6. Blockchain is moving from prophetic transformational hype 18-24 months ago to a medium-term reality.
8. To compete against specialist providers, insurers will purchase, license or develop their own smart analytics to suggest appropriate solutions, leverage known data to prepopulate/streamline applications/new product set-ups, and wrap it all together with easy-to-use integrated dashboard analytics.
9. The balance of power will shift, with insurtechs aggressively seeking out insurance partners the same way insurers were aggressively courting insurtechs not long ago.
11. End users will benefit from the ability to aggregate data across multiple providers. Insurers , meanwhile, face the risk that a insurtech or other provider will become the front-end interface, relegating the insurance providers to commodity processors or utilities.
Now, hold on: Am i saying that any of this isn’t accurate
of insurers — that consensus does not
exist within the industry that these trends
? No, not at all: Actually, quite the contrary. All of this is indeed happening in the insurance biz. But here I must admit I’ve played a little trick on you, Dear Reader: The Business Insider
article copiously cited from above is actually entitled “These are the top trends that will define the banking industry in 2017.”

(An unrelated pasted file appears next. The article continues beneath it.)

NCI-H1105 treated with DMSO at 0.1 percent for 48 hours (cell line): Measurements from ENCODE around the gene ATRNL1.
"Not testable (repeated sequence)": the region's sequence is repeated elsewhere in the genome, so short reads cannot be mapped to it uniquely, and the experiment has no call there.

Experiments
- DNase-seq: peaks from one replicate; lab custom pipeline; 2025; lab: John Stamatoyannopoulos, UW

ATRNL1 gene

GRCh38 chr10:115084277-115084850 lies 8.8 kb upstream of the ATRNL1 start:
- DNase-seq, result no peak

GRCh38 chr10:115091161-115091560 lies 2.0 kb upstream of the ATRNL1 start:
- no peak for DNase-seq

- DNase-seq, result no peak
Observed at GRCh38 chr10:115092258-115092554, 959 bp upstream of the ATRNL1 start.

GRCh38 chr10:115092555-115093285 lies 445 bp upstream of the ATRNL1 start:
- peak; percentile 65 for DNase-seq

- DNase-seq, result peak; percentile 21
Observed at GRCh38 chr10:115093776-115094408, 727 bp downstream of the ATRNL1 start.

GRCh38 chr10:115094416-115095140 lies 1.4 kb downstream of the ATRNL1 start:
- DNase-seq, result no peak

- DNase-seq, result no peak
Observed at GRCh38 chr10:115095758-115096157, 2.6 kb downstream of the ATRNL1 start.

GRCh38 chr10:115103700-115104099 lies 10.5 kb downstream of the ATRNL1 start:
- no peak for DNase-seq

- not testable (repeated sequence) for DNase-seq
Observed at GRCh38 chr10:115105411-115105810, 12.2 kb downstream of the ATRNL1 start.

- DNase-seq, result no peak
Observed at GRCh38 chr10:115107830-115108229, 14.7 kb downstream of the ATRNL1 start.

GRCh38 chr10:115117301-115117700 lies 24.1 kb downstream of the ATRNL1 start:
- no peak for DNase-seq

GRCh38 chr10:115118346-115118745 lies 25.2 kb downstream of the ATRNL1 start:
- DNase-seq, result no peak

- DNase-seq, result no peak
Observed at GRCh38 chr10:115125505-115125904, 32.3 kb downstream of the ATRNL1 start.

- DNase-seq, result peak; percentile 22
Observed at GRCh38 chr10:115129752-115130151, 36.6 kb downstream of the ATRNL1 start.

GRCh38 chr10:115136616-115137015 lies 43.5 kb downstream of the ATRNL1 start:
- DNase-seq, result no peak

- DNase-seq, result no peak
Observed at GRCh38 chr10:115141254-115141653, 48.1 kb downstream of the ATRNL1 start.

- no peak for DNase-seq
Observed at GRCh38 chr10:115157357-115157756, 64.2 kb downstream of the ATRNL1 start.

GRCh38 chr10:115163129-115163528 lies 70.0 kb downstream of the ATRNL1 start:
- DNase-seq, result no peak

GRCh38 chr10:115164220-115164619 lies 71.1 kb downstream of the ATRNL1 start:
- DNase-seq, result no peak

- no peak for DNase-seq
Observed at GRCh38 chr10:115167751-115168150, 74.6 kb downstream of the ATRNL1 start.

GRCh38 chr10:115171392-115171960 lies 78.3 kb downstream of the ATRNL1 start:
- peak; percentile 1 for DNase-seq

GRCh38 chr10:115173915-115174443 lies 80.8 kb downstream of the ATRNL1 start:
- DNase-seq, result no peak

It never mentions insurers or insurtech at all. I just changed out the words banks
for insurance companies/insurers
and, what do get but the exact same stuff written every day about the insurance biz?
It would seem, if my little trick holds water, that banking, per Business Intelligence, has been and is currently grappling with many of the same issues and challenges as insurance, experiencing many of the the same “disruptive” trends, and dealing with much of the same kind of VC-financed tech vendors and “solutions” as is insurance. In sum, the banking industry is apparently no further along in dealing with any/all of this than is the insurance industry. Apparently future banking imperatives are largely identical in nature (if not perhaps in scale) to those of the insurance industry, and banking is no further along in realizing them. Meaning no disrespect to the banking industry; no, my point is simply that insurance folk should take a more realistic perspective on their industry’s challenges and the progress being realized.